NEW YORK (
) -- It's a rare day that Wall Street does solar investors a favor, and a rarer event when sanity dictates solar investing.
The failure of BrightSource Energy to go public for the second time in as many years shows though that rationality does exist in solar when push comes to shove. Or at least when a science project is peddled as an IPO-worthy company.
An old proverb applies to large-scale solar thermal project developer BrightSource Energy's latest failed bid to hawk its unproven wares on the investing public. Fail to go public once, shame on you. Fail twice, even more shame on you. Cite the "adverse market conditions," as BrightSource did on Thursday, and give me a break.
When I first found out that BrightSource was back on the road selling its solar thermal story last month, the immediate thought that came into my head -- a thought solar analysts with whom I spoke also pointed to -- was a comment made by
CEO Michael Ahearn during his recent conference call with analysts when asked about the outlook for the large-scale solar project market in the United States.
"New RFP solicitations in California...showed a pretty steep decline over the last couple of solicitation years. That's, I think, representative of the trend that new RFPs and PPA agreements...have declined pretty substantially, the pace of them," Ahearn said. "So the outlook is not for significant new solicitations or offtake agreements... shipments and installations...will continue to grow but as a function of agreements that have already been put into place during the last procurement cycle...We see the U.S. in terms of new additional solicitations and offtakes as being not nonexistent but sporadic and not at particularly high levels for the next several years."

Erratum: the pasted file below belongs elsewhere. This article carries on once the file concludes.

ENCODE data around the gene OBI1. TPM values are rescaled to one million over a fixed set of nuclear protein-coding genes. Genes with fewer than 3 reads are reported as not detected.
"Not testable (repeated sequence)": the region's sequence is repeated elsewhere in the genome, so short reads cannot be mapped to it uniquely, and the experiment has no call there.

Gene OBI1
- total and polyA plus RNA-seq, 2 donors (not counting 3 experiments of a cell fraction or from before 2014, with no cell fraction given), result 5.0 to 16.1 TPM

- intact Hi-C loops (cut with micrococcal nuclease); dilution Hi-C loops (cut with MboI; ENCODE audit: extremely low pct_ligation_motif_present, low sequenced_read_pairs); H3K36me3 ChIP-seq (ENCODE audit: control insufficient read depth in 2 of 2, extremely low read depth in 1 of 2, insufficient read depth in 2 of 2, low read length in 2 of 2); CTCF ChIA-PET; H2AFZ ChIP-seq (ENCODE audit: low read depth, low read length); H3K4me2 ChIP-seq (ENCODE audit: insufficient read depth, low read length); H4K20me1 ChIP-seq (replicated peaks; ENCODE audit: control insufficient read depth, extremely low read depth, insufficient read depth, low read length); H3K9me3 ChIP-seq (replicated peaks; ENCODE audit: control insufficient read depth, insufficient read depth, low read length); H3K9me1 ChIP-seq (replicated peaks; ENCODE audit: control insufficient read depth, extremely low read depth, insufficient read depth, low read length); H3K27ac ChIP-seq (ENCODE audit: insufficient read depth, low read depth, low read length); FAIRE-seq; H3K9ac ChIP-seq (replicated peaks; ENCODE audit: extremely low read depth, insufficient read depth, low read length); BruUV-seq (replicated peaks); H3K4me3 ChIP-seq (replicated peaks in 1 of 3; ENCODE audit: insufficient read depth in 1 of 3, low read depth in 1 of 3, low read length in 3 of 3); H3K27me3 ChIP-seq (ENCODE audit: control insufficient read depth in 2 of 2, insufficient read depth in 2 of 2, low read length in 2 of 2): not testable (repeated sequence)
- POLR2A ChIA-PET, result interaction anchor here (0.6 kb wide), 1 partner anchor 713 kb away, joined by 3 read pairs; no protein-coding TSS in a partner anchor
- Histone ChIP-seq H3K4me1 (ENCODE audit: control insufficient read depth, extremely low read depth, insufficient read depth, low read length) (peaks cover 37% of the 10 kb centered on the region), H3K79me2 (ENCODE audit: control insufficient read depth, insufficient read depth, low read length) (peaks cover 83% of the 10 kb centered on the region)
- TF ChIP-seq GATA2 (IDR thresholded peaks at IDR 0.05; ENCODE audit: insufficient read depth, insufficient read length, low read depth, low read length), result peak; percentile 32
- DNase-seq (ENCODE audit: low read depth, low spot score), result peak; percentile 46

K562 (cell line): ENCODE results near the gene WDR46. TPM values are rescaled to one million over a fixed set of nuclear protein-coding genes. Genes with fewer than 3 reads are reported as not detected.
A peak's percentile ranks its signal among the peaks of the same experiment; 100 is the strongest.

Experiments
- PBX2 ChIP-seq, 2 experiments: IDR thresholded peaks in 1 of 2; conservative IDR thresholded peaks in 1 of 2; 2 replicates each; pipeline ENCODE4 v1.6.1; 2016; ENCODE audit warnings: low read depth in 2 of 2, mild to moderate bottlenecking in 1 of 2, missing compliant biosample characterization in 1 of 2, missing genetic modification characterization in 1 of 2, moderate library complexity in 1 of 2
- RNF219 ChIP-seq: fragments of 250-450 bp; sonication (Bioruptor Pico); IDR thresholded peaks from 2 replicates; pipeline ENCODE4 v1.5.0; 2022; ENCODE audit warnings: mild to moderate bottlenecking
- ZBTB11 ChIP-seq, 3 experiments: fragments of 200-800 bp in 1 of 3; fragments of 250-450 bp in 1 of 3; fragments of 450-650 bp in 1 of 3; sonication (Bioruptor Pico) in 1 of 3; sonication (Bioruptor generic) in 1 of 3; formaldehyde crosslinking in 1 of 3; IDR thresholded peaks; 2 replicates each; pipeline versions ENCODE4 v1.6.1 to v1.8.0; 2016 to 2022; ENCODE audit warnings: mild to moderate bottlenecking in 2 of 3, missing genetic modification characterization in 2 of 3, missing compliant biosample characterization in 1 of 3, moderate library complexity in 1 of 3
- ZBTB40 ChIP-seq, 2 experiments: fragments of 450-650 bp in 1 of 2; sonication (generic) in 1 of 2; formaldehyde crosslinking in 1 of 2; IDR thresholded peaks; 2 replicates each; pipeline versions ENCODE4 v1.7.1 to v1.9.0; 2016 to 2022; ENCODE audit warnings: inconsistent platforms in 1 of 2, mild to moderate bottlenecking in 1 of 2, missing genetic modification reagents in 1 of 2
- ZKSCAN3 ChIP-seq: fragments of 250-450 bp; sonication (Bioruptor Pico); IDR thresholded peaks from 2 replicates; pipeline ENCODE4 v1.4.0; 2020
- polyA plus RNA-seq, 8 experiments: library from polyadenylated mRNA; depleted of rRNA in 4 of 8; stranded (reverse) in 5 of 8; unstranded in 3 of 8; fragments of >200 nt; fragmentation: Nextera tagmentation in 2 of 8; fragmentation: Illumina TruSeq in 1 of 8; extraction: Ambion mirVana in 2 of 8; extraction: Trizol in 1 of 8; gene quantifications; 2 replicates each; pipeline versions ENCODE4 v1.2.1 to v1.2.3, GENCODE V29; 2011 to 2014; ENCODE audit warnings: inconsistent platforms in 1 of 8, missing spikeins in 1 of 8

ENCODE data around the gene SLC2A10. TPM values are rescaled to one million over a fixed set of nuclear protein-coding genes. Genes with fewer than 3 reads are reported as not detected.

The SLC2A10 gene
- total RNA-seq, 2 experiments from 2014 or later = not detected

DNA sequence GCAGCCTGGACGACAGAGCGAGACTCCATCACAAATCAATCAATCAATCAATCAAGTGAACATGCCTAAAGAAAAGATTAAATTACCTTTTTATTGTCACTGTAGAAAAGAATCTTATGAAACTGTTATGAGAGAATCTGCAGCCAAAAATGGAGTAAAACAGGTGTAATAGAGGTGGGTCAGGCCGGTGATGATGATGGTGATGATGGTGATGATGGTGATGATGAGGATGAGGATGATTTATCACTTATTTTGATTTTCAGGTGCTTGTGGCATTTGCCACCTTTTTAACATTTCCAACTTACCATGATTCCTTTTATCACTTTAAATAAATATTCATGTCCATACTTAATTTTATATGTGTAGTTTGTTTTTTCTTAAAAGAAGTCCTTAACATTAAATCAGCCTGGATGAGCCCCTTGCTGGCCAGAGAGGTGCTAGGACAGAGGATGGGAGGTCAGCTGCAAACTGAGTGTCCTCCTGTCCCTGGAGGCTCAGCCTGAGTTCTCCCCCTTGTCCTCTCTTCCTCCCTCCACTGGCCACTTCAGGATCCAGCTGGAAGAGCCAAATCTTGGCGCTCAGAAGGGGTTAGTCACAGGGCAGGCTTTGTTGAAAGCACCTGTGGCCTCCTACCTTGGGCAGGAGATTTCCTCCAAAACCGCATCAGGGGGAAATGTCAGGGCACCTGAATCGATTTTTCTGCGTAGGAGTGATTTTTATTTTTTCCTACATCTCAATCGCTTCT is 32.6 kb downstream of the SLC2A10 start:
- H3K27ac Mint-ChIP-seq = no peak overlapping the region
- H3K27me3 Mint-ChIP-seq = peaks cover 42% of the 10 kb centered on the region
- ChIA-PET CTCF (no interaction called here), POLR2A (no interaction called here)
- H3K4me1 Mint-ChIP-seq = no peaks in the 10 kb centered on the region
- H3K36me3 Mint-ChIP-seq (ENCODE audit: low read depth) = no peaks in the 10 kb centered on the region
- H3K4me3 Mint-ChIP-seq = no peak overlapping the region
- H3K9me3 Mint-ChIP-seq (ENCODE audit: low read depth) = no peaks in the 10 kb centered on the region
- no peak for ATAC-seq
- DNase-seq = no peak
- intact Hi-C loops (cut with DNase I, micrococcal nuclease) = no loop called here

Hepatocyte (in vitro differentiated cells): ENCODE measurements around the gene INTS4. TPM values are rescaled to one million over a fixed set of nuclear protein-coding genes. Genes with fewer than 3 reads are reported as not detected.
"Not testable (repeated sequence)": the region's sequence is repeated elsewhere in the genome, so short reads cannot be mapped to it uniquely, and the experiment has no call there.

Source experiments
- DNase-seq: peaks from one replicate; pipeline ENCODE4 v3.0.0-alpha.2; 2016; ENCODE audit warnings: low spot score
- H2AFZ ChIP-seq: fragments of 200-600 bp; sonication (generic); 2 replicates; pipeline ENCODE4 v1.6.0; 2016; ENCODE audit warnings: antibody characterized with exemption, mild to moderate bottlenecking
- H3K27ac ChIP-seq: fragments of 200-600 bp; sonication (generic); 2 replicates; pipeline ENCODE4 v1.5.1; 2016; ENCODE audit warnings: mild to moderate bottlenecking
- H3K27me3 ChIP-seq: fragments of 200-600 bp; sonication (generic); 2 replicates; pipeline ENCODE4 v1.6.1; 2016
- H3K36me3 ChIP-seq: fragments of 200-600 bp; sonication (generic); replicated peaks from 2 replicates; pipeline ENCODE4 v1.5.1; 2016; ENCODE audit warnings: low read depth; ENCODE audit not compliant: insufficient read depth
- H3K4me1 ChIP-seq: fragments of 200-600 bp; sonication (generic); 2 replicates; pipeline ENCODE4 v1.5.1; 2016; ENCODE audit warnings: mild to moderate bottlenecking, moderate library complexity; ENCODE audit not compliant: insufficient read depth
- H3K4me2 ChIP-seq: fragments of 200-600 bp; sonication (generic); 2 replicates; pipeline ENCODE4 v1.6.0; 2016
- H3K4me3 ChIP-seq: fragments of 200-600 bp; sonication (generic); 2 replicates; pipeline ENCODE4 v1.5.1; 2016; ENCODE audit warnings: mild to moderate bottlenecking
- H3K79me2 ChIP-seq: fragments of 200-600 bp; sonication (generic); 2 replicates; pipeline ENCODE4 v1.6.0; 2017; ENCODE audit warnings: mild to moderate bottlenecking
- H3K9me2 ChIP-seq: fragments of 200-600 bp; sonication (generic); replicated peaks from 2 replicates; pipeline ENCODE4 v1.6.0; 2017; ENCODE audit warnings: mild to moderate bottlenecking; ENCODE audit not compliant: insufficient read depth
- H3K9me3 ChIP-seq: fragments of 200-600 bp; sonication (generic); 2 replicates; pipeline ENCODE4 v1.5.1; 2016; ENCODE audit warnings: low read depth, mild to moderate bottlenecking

Recently I was contacted by SolarReserve, another solar thermal project developer. The CEO of SolarReserve, Kevin Smith, wanted to talk specifically about the BrightSource deal. It's not typical that I get one CEO calling to talk about a competitor's pending deal.
The BrightSource deal also came on the heels of the bankruptcy of another solar company that had once been developing thermal projects, Solar Trust of America, which caused some big negative headlines for solar -- as well as some flat out misleading ones, such as the
article claiming Solar Trust had received a $2.1 billion loan guarantee from the Department of Energy.
I suspect that Smith had an inkling of what was coming. Translation: if the BrightSource deal went nowhere or went bad fast, Smith wanted to make sure SolarReserve was distinguished from BrightSource as a solar company, not that he said that in as many words during our conversation.
"BrightSource is one company and there is a substantial difference between them and others doing business in the sector," Smith told me a week before the BrightSource deal was supposed to price. "Whether they are or aren't successful won't change what we are doing. We have a different technology. They are doing what they need to do to meet current shareholder expectations and I can't hold that against them," Smith said.